doi = {10.15479/AT:ISTA:7944},
year = {2020},
}
@phdthesis{8958,
abstract = {The oft-quoted dictum by Arthur Schawlow: ``A diatomic molecule has one atom too many'' has been disavowed. Inspired by the possibility to experimentally manipulate and enhance chemical reactivity in helium nanodroplets, we investigate the rotation of coupled cold molecules in the presence of a many-body environment.
In this thesis, we introduce new variational approaches to quantum impurities and apply them to the Fröhlich polaron - a quasiparticle formed out of an electron (or other point-like impurity) in a polar medium, and to the angulon - a quasiparticle formed out of a rotating molecule in a bosonic bath.
With this theoretical toolbox, we reveal the self-localization transition for the angulon quasiparticle. We show that, unlike for polarons, self-localization of angulons occurs at finite impurity-bath coupling already at the mean-field level. The transition is accompanied by the spherical-symmetry breaking of the angulon ground state and a discontinuity in the first derivative of the ground-state energy. Moreover, the type of symmetry breaking is dictated by the symmetry of the microscopic impurity-bath interaction, which leads to a number of distinct self-localized states.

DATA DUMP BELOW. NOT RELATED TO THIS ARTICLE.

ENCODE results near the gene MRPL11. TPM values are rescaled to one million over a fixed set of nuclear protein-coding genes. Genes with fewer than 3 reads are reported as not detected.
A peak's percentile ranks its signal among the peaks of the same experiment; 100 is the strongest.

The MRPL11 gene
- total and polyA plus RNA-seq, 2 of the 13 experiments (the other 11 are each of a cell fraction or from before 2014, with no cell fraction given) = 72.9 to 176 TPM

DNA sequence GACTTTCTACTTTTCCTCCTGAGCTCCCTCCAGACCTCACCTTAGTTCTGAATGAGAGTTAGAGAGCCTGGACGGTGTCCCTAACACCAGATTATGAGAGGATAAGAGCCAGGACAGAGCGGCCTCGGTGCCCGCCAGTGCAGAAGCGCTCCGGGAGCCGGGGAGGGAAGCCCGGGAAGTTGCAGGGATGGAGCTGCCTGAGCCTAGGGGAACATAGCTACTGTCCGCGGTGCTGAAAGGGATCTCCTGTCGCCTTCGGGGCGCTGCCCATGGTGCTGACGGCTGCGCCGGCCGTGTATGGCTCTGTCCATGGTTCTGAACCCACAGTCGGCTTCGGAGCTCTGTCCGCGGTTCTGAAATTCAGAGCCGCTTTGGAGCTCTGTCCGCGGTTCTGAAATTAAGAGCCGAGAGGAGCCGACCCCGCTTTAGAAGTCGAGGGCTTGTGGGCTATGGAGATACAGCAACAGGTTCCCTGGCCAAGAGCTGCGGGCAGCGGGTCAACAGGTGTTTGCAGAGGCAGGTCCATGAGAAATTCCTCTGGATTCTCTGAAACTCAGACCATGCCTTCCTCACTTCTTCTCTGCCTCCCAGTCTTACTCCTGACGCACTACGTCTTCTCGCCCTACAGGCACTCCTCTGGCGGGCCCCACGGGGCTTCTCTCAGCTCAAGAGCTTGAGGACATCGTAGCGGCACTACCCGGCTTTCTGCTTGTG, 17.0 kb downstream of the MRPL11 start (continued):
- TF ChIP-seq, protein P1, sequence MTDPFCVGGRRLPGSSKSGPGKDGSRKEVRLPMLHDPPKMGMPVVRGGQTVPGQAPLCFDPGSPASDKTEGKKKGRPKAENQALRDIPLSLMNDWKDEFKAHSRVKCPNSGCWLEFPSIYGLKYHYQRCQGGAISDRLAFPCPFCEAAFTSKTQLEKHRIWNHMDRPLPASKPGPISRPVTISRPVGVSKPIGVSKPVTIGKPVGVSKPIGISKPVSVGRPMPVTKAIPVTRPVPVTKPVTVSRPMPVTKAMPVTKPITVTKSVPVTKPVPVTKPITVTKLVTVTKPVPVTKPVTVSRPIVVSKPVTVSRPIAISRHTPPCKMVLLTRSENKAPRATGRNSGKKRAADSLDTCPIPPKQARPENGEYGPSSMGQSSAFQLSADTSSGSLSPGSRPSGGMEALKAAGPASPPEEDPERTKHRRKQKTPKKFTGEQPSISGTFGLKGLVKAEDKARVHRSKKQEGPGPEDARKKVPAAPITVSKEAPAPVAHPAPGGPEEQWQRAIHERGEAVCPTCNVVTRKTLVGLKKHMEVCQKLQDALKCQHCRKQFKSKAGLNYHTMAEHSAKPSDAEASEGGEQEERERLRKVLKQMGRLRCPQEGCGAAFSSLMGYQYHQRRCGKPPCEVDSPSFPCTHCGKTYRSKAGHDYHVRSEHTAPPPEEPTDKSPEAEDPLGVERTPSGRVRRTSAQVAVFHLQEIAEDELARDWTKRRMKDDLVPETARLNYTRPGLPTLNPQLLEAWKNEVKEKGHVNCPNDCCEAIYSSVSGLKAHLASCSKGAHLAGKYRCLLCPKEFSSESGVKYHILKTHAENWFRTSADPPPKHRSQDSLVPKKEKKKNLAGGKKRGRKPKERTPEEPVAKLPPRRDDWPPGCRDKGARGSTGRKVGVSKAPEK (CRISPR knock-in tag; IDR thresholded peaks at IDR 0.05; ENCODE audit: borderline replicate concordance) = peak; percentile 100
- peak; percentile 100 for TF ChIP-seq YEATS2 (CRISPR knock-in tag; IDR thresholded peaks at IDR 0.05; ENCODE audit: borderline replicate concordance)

For the system containing multiple impurities, by analogy with the bipolaron, we introduce the biangulon quasiparticle describing two rotating molecules that align with respect to each other due to the effective attractive interaction mediated by the excitations of the bath. We study this system from the strong-coupling regime to the weak molecule-bath interaction regime. We show that the molecules tend to have a strong alignment in the ground state, the biangulon shows shifted angulon instabilities and an additional spectral instability, where resonant angular momentum transfer between the molecules and the bath takes place. Finally, we introduce a diagonalization scheme that allows us to describe the transition from two separated angulons to a biangulon as a function of the distance between the two molecules.},
author = {Li, Xiang},
issn = {2663-337X},
pages = {125},
publisher = {IST Austria},